It has since been enlarged and renovated. The four sides at each level contain three standing Buddha images in niches. The frames around the niches are highly decorated with stucco. The chedi at Wat Chedi Liam in Wiang Kum Kam is a copy of this design.
A second smaller octagonal chedi of similar age is known as the Ratana Chedi. It has eight standing Buddha images in the first section above its base. The adjacent modern viharn contains a mural that depicts King Viranga of the Lawa throwing a javelin towards the city.
Wat Phrathat Haripunchai
See location at Google Maps: Wat Phrathat Haripunchai
(Inthayongyot Road, east side)
This temple is one of the most famous temples in Northern Thailand. Large lions guard the main entrance gate that faces the Kuang River to the east. A reclining Buddha image fills a small building nearby.
The temple grounds form a square with a 46 meters high chedi at it's center. The chedi is said to be built on the site of Queen Chamadevi's palace.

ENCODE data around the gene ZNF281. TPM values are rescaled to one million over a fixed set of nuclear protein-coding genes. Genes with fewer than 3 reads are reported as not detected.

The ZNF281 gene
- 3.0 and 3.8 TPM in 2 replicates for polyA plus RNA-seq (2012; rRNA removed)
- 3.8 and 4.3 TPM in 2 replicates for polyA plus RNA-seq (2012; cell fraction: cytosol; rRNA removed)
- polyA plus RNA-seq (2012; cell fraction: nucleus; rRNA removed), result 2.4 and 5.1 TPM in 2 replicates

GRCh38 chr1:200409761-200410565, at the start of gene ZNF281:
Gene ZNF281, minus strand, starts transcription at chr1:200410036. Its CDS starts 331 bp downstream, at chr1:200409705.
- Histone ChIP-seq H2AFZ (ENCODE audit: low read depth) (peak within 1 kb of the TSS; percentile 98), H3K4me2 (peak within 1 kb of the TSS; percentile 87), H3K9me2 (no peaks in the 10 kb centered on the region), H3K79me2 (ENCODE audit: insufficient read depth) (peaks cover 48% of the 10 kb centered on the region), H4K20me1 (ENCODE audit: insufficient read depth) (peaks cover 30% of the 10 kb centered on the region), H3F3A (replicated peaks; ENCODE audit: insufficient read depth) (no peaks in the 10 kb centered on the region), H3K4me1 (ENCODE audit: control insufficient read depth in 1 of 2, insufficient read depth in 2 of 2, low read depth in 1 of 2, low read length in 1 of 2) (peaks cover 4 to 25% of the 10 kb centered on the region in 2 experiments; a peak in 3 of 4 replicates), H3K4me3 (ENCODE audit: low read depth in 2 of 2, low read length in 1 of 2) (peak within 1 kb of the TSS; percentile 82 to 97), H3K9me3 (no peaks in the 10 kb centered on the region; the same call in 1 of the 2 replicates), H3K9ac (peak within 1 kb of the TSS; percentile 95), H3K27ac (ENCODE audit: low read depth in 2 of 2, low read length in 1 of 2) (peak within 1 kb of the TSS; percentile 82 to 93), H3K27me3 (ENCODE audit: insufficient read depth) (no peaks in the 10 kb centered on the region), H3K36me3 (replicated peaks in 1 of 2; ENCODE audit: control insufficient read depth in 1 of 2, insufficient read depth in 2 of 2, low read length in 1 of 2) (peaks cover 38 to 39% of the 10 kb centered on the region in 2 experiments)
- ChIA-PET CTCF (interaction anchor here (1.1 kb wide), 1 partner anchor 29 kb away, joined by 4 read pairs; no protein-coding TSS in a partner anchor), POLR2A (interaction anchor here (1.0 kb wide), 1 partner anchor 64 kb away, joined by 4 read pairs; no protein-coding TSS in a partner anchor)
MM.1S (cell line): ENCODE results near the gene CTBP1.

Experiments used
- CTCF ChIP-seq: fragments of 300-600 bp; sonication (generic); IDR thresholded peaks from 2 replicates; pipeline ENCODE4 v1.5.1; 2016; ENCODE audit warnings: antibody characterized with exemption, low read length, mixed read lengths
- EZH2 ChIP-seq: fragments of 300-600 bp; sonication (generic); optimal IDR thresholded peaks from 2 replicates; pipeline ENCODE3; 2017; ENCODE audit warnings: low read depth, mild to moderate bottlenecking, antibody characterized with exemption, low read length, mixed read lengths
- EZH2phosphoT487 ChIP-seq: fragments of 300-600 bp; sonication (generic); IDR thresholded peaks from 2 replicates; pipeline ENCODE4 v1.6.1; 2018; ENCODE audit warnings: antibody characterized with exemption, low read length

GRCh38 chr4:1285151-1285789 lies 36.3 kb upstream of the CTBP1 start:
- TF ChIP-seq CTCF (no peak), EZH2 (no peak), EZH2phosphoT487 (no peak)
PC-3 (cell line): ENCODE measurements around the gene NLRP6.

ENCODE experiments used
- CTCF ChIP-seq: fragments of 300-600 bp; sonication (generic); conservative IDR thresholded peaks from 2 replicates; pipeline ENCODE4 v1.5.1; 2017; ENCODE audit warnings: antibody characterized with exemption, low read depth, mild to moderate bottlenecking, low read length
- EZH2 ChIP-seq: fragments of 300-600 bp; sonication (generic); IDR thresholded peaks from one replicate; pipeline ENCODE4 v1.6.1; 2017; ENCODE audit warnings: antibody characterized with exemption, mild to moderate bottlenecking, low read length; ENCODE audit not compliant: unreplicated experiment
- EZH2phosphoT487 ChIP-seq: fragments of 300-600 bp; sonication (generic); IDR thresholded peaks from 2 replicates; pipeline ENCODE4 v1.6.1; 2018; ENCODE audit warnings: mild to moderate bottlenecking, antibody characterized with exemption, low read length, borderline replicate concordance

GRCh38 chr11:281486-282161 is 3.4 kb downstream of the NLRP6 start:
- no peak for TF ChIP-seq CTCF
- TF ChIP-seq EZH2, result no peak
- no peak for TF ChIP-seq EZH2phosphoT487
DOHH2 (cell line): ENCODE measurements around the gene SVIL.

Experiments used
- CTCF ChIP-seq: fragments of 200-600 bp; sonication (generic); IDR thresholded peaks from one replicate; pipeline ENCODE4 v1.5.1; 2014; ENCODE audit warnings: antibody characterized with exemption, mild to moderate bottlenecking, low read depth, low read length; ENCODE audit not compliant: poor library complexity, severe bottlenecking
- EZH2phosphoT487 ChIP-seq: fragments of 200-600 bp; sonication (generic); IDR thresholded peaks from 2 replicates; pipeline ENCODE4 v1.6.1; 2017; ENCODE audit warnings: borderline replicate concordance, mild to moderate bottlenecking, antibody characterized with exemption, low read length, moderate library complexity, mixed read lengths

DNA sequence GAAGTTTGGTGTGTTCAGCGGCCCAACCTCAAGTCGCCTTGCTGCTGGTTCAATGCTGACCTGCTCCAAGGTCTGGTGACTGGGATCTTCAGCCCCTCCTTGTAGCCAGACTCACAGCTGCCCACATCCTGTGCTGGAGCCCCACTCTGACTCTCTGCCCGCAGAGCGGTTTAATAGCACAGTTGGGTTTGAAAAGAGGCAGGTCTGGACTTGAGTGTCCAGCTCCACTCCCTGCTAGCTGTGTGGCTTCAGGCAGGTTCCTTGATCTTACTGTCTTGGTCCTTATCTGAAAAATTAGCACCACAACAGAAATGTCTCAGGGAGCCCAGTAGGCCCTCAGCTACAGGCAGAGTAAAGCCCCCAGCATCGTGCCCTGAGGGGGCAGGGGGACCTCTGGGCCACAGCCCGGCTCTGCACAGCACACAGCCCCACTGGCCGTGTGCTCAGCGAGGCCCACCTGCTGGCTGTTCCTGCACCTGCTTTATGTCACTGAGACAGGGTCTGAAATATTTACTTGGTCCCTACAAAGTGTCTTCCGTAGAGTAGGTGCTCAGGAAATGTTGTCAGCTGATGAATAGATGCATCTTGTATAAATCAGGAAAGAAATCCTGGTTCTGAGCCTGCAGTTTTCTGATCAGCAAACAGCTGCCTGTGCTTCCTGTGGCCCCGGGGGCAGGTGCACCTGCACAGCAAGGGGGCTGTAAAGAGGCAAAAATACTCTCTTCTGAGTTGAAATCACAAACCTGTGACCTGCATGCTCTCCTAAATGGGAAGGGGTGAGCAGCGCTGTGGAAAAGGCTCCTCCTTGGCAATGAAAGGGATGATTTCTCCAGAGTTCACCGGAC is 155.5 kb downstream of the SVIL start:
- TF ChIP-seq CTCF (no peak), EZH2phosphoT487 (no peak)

Construction on the chedi probably began in the late ninth century, but it was enlarged at the beginning of the 12th century. The chedi took its final shape in the rein of King Tilokarat in the 15th century.
The parasols at the corners and on the pinnacle of the chedi were placed by Kawila. The nine-tiered umbrella at the top of the chedi is in the Sri Lankan style, which reflects the origins of Theravada Buddhism in the region. On the full moon day of the sixth lunar month, an annual homage and bathing ceremony of the Phrathat is held.
The main viharn, a large structure containing the Phra Chao Thongtip Buddha and several smaller images was rebuilt in 1925. South of the viharn is a small 19th century scripture repository . Moving west along the south wall of the sanctuary one finds a small sala with four Buddha footprints within each other.
In the south-west corner a small museum has a fine silver Buddha image in the Haripunchai-style as well as several good examples of 15-16th century Lanna Buddha images.